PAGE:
"....this volume presents a strong philosophical defense of government funding of the arts in democratic cultures. It takes issue with philosophers such as Rawls, Dworkin, and Feinberg. Although its arguments are heavily philosophical, they are deeply engaged with the sociocultural dimensions--the economic, social-political, and general cultural justifications--of art.... This is a major scholarly discussion on the subject.... Highly recommended...." - R. E. Palmer, emeritus, MacMurray College, CHOICE
"Anyone who has followed the periodic "culture wars" that break out whenever some outraged congressman attacks a piece of government funded art he or she finds offensive and is counter-attacked by an equally outraged critic who defends artists' freedom to do anything they want will find this book a welcome relief.... Zuidervaart offers a philosophically sophisticated reflection that exposes the false assumptions shared by both "traditionalists" and "transgressivists."... the book is extremely well organized, the writing clear, and careful conceptual distinctions abound....One of the book's great strengths is its comprehensiveness.... for those who are looking for a more thoughtful and well grounded consideration of the issue of government funding and, above all, of the appropriate place of the arts in our social and political life, Zuidervaart has given us an indispensible book." - Larry Shiner, University of Illinois, Notre Dame Philosophical Reviews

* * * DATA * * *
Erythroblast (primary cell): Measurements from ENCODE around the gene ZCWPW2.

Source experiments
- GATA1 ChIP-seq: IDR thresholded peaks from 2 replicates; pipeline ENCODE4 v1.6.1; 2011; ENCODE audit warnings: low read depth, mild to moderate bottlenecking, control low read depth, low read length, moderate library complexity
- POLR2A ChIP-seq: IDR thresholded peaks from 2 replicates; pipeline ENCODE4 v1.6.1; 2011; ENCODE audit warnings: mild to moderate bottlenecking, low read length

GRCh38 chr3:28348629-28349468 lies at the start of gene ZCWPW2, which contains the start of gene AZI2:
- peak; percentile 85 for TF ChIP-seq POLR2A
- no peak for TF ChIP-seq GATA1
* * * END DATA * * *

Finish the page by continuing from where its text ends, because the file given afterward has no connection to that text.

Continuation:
"..."I highly recommend Art in Public to anyone interested in public art in general, and for anyone ... involved in more specific discussions about government funding of the arts, it should be required reading." -Jason Simus, The Journal of Aesthetics and Art Criticism
"...The central aim of Lambert Zuidervaart's Art in Public can be stated in a phrase: to defend direct state subsidies for non-profit arts organization. Further, the philosophical and political contexts of Zuidervaart's policy prescription are crystal clear. The arts, he argues, play the indispensable role of making needs of general significance communicable in a value-pluralistic society.... has many moving parts, all informed by Zuidervaart's command of democratic theories of culture and politics and his wide knowledge and experience of the theory and practice of non-profit cultural institutions..." -Gregg M. Horowitz, Pratt Institute, Philosophy in Review
This book presents a vigorous case for government funding of the arts, arguing for their crucial political, cultural, and economic contributions to civil society. Lambert Zuidervaart proposes an entirely new conception of the public role of art with wide-ranging implications for education, politics, and cultural policy.